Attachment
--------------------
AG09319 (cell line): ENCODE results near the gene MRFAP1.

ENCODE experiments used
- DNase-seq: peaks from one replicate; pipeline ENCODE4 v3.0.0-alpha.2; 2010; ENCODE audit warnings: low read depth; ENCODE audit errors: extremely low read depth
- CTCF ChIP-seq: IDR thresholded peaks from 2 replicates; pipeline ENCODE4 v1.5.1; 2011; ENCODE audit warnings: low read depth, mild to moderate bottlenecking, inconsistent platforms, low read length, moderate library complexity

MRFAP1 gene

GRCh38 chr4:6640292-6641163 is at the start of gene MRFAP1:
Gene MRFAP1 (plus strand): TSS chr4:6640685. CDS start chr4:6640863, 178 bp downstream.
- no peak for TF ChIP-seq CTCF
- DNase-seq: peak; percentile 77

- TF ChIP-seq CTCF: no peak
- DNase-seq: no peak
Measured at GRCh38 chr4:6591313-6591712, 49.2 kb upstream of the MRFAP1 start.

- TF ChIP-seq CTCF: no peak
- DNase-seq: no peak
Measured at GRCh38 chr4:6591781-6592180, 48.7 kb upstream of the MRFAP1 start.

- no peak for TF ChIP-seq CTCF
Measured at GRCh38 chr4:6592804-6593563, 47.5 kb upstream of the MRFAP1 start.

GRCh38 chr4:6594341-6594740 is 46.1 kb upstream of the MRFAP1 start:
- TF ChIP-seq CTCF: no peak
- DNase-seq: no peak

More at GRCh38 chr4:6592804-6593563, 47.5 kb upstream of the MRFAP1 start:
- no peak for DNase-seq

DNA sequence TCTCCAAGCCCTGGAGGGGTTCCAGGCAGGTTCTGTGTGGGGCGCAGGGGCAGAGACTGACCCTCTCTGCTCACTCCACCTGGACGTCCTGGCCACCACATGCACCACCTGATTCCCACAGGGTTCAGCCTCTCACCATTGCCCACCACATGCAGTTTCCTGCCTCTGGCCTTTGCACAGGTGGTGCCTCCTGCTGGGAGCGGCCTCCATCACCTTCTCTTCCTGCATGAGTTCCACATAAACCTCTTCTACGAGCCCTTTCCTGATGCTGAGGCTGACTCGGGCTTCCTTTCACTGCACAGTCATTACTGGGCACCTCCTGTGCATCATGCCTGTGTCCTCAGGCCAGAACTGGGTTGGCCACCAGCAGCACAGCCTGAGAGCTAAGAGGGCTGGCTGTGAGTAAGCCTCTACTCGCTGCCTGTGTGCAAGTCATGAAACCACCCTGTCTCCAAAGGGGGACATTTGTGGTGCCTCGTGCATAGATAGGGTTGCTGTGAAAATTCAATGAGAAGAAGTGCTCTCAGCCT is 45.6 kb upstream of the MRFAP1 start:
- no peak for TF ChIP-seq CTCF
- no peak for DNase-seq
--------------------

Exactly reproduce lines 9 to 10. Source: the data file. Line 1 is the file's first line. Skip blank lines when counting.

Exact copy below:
- DNase-seq: peak; percentile 77

- TF ChIP-seq CTCF: no peak